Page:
Editor’s Note: Stop blaming people when corporations kill the planet

By Blaise Mesa, Co-Editor-in-Chief

I spun around in my chair a few times thinking about what to write for my first editor’s note. This note is the first thing you see when you open the paper and my first address to the readers as co-editor-in-chief. I decided it should be about a topic affecting everyone in my generation—the climate crisis.

The planet has 11 years before global warming becomes irreversible. In 11 years, I’ll be 32 and would prefer to not watch the beginning of a dystopian society where the oceans boil. So I was pleased to see a seven-hour town hall dedicated to climate solutions on CNN. But I was disappointed to hear certain responses from candidates.

Sen. Amy Klobuchar (D-Minn.) was applauded for her “moderate” approach on the climate crisis and suggested individuals reduce their monthly electric bill to save the planet. She proposed encouraging individuals to compete with their neighbors to conserve the most energy.

As someone with two roommates and a $56 electric bill, I can assure you this is not the right approach.

The climate crisis is an international catastrophe that must be dealt with aggressively. While everyone should strive to reduce their carbon footprint, Klobuchar’s proposal shifts the blame from profit-hungry corporations onto individuals, ignoring the many ways corporations poison our planet.

A 2017 report by Carbon Majors Database found 100 companies are responsible for 71% percent of global emissions. Even if many Americans were able to significantly reduce their monthly electric bill, their efforts would be in vain.

However, Klobuchar wasn’t the only candidate to place blame on people rather than corporations. Sen. Cory Booker (D-N.J.) shied away from putting restrictions on the meat industry—an industry that contributed to the Amazon rainforest fires and deforestation.

Humans do have the capability to improve the environment. In July, Ethiopians planted 350 million trees in one day. Although, planting more trees could help. An April 17 article by CNN estimates 1 trillion trees should be planted to reverse the climate crisis.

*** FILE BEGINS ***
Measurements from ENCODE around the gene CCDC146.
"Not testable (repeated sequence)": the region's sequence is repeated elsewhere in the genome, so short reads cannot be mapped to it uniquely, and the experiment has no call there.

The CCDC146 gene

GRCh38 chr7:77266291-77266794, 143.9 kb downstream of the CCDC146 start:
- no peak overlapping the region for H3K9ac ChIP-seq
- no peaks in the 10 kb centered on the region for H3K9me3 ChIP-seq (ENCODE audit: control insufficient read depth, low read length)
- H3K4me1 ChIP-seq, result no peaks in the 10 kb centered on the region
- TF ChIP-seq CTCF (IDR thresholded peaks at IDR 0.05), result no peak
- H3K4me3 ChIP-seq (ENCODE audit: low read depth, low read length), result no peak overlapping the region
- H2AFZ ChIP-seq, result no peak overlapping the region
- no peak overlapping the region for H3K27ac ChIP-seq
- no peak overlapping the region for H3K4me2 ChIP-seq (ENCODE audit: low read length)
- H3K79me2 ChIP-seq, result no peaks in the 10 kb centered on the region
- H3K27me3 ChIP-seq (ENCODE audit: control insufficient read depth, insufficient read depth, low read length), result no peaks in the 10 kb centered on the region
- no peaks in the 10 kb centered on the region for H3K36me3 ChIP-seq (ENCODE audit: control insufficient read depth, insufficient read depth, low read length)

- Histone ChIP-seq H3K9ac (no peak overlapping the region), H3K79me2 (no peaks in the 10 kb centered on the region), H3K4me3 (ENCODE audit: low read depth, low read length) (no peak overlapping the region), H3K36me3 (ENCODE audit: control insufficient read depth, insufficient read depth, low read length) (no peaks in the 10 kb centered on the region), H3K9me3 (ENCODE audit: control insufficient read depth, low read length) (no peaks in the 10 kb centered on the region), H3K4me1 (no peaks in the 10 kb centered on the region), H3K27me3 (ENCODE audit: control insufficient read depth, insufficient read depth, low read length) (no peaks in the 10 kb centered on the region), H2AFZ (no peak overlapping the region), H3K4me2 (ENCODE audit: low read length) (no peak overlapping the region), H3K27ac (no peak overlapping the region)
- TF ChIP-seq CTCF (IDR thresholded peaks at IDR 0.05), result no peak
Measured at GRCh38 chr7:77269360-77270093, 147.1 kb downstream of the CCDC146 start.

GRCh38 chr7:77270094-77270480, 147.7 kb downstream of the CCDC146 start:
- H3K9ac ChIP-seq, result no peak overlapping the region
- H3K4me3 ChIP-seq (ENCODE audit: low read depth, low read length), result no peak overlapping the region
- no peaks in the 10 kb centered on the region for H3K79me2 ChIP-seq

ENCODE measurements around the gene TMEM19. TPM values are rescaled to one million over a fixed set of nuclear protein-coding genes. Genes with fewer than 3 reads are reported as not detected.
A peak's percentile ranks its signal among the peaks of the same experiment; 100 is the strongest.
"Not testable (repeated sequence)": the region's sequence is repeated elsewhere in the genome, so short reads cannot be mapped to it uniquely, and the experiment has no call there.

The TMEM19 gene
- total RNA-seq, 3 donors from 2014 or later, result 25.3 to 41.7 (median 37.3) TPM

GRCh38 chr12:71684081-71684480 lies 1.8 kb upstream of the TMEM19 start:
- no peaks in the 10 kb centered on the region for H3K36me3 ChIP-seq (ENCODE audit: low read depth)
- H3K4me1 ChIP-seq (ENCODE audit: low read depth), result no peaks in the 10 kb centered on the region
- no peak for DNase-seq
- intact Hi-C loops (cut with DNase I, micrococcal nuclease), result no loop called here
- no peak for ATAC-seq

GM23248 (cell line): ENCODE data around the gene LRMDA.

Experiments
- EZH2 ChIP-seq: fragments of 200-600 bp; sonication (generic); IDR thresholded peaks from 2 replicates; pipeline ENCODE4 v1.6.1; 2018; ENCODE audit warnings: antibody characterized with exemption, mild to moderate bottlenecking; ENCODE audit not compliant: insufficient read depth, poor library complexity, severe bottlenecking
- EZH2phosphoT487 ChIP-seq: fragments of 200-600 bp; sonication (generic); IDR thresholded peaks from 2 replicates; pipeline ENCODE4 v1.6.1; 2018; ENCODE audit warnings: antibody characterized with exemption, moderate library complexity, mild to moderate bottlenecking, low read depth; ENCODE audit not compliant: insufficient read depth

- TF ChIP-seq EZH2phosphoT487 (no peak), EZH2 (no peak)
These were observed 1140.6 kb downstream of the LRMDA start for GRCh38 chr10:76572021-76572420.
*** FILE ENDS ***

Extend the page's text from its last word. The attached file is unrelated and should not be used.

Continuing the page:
It would be more feasible to go after wasteful corporations and address environmental issues through policy changes.

If all 7 billion people on Earth made fundamental lifestyle changes, we could combat the climate crisis. But what would be easier: getting 7 billion people to change or imposing restrictions on a few hundred companies?

I applaud Klobuchar and the candidates for having a seven-hour town hall to address the crisis. The dedication to the issues gives me hope for the future of our planet.

But candidates must propose aggressive policies and programs to address the crisis, not neighborhood competitions in the hopes of change.

Candidates such as Sen. Kamala Harris (D-Calif.)—who proposed a ban on all plastics, including plastic straws— should get more praise for their ideas.

It’s beyond frustrating to see candidates applauded for moderate approaches when well-executed big ideas have been successful across the globe.

When there was a hole in the Ozone Layer, the solution was not to get individuals to stop using aerosols. Instead, the solution was limiting chlorofluorocarbons—a chemical that was used in aerosol cans that depleted the Ozone Layer.

If we stay on track, the Ozone could be completely healed by 2060.

Every day, the Earth tries to x itself, but humans continually get in the way. Humans should always strive for a smaller carbon footprint, but individuals are not only to blame. By properly addressing these issues at the federal level, we can fend o the doomsday predictions and give a future to my generation, and those who follow.

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